Each seller is responsible for collecting under the trust. PACA is not involved in preserving or collecting trust assets.
First, a seller decides if it can obtain payment without filing a lawsuit. Usually, this involves a payment arrangement. If that does not work, or there are significant problems with the business, legal action is the only alternative. If a seller waits too long to take action, the trust assets can be dissipated with little chance of recovery. In other words, the trust does not guarantee a recovery. But it does allow a seller’s lawyer to obtain a restraining order from a federal court to preserve the trust assets.
Assets in the Trust
The trust includes all produce, receivables from produce, and proceeds paid or owed to the buyer for produce. The trust also includes any assets acquired with produce proceeds, such as non-produce inventory, equipment or warehouses. A seller is not limited to the particular produce that it sold or to the proceeds from that produce.
The trust reaches back to property of the buyer acquired before a sale of produce. A buyer cannot acquire property using trust funds from earlier suppliers, and then roll the debt onto later suppliers to shield the asset from the trust. For example, suppose a buyer purchases a new Jaguar with the proceeds from the produce of Seller 1. He then pays Seller 1 from the proceeds of the produce of Seller 2. He then pays Seller 2 from the proceeds of the produce of Seller 3, and so on, until, owing Seller 20, he goes out of business, and drives away in the Jaguar. If Seller 20 is a trust creditor, Seller 20 is entitled to the Jaguar, because the buyer used trust assets to buy the Jaguar and merely rolled the trust debt from Seller 1 to Seller 20.
The trust also extends to processed products made from fresh or frozen produce. For example, breaded cauliflower, zucchini sticks, hash browns, and salad concoctions, like potato salad or cream cheese with scallions. So a seller of cauliflower does not lose its trust interest in the cauliflower if the buyer uses the cauliflower to make a processed product.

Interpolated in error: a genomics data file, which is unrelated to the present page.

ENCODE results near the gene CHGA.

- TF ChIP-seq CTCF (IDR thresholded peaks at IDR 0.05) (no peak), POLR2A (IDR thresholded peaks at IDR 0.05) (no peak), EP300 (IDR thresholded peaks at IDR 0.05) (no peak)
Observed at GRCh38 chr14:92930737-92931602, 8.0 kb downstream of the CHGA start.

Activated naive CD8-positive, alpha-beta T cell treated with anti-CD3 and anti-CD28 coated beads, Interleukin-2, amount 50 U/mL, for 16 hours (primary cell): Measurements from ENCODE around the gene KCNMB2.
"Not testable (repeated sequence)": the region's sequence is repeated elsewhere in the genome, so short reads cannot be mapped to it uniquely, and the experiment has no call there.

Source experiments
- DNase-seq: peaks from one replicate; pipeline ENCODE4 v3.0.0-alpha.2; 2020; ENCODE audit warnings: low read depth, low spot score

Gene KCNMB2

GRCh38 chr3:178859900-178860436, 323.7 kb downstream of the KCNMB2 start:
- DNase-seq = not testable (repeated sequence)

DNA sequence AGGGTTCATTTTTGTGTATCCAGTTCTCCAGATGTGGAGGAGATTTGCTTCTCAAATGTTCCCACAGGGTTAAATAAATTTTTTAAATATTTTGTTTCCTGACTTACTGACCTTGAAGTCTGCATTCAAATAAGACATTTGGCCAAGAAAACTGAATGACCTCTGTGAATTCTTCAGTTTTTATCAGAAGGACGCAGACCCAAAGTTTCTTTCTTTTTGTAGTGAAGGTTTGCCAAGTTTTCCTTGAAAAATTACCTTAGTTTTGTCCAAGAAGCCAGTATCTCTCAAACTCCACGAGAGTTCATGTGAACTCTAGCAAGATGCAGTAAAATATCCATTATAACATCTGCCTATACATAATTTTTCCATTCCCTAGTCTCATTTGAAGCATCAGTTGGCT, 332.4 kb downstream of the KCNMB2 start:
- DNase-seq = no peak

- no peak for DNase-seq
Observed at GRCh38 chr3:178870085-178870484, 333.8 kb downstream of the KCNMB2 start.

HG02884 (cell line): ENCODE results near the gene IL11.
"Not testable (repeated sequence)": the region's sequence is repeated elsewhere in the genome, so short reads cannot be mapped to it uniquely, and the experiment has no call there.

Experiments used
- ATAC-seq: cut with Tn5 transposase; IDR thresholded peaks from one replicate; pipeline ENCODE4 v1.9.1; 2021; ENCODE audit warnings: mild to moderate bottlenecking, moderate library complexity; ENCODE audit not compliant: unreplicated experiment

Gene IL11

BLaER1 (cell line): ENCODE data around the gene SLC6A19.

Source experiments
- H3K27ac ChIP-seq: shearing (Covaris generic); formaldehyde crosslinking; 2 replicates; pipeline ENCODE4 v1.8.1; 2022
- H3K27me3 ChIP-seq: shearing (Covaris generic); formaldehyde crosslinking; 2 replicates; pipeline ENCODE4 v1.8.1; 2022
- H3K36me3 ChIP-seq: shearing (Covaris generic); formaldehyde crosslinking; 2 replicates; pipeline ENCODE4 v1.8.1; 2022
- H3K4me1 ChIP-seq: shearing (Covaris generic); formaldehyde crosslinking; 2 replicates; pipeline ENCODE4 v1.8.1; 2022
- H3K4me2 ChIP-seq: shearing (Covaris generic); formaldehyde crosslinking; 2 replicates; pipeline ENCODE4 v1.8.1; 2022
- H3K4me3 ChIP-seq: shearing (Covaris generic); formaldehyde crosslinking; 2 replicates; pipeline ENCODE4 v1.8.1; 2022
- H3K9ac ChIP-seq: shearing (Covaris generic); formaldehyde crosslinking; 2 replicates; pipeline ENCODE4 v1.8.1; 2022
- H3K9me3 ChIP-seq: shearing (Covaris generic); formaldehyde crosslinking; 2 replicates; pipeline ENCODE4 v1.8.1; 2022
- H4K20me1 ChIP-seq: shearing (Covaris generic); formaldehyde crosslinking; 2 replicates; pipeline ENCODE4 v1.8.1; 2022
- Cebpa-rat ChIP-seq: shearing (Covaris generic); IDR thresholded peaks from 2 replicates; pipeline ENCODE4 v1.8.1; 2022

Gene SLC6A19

On the other hand, the processor, who converts the cauliflower into processed product, does not have a trust claim against its buyer because the processor is not supplying fresh or frozen produce covered under PACA.
Persons in a partnership or corporation, who are in control of trust assets, can be individually liable for PACA trust claims. Even though individuals in corporations are not normally liable for the debts of the corporation, the PACA trust is an exception to this rule.
If an individual is liable for a PACA trust debt, this kind of debt is not dischargeable in bankruptcy because there is a special exception to a discharge of trust debts in bankruptcy.
This individual liability reinforces the importance of exercising proper oversight of trust property.
Bank and Factor Liability
Trust creditors have priority over a bank’s security interest in trust assets. So, if a bank forecloses on trust assets under its security interest to repay its loan to the buyer, the bank will be required to return those assets to the PACA trust creditors.
A bank can also receive PACA trust money from buyers in the normal course of repayment of its loan from the bank. To obtain disgorgement of these loan repayments, a seller’s lawyer must show the bank knew the buyer was not paying its produce creditors when the bank received the payments.
A factor purchases trust assets in the form of the accounts receivable of the buyer. If the purchase is at a reasonable discount, the factor is allowed to retain the trust receivables. Sometimes, factors become secured lenders, rather than purchasers of trust assets, because they take no risk on the payment of the receivables they have purchased. In other words, the produce company guarantees payment of the receivables to the factor. As a result, there is not really a purchase of the receivables, and the factor holds the receivables as security. In those cases, a seller’s lawyer can file to obtain disgorgement of the trust assets from the factor, like other secured lenders who foreclose on trust assets.
Restaurants do not have to be licensed under PACA. However, restaurants which buy wholesale quantities of produce are subject to the PACA trust. So if a restaurant is not paying or goes bankrupt, produce suppliers are entitled to payment from the trust assets before anyone else, provided the seller preserved its trust rights as explained above. (The trust also extends to cruise lines.)
The problem with enforcing trust rights against restaurants is proving they buy wholesale quantities of produce, which is at least one (1) ton in any one day. Sometimes, a single restaurant does not qualify. But a restaurant with three (3) or more locations almost always qualifies.